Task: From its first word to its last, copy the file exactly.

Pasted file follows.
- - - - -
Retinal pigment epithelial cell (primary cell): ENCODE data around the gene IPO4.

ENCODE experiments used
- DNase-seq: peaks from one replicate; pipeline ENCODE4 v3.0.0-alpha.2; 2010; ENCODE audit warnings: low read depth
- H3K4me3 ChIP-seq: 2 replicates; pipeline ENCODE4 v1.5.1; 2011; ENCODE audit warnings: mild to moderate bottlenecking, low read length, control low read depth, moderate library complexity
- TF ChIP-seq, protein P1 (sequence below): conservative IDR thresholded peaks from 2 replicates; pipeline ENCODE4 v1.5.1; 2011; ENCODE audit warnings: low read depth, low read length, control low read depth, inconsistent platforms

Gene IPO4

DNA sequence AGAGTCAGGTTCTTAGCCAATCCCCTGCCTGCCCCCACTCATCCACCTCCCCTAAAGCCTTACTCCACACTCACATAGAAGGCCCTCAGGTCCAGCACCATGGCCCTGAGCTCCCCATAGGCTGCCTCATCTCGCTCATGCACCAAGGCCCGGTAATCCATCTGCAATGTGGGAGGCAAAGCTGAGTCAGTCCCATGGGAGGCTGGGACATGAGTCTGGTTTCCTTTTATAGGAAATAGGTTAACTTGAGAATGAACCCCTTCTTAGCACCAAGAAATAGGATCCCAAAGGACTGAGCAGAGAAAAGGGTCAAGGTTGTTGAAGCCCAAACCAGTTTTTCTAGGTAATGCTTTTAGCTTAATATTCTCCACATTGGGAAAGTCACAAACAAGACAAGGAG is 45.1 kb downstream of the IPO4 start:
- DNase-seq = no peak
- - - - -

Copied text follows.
Retinal pigment epithelial cell (primary cell): ENCODE data around the gene IPO4.

ENCODE experiments used
- DNase-seq: peaks from one replicate; pipeline ENCODE4 v3.0.0-alpha.2; 2010; ENCODE audit warnings: low read depth
- H3K4me3 ChIP-seq: 2 replicates; pipeline ENCODE4 v1.5.1; 2011; ENCODE audit warnings: mild to moderate bottlenecking, low read length, control low read depth, moderate library complexity
- TF ChIP-seq, protein P1 (sequence below): conservative IDR thresholded peaks from 2 replicates; pipeline ENCODE4 v1.5.1; 2011; ENCODE audit warnings: low read depth, low read length, control low read depth, inconsistent platforms

Gene IPO4

DNA sequence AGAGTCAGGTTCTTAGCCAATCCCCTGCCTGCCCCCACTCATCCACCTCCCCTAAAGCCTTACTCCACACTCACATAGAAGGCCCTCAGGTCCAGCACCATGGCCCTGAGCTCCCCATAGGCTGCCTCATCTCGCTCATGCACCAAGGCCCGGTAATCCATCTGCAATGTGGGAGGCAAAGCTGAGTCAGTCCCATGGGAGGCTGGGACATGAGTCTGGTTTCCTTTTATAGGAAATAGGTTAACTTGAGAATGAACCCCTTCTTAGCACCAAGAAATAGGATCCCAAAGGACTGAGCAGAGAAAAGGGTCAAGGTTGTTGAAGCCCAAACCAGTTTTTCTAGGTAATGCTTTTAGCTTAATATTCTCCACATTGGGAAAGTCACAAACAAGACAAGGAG is 45.1 kb downstream of the IPO4 start:
- DNase-seq = no peak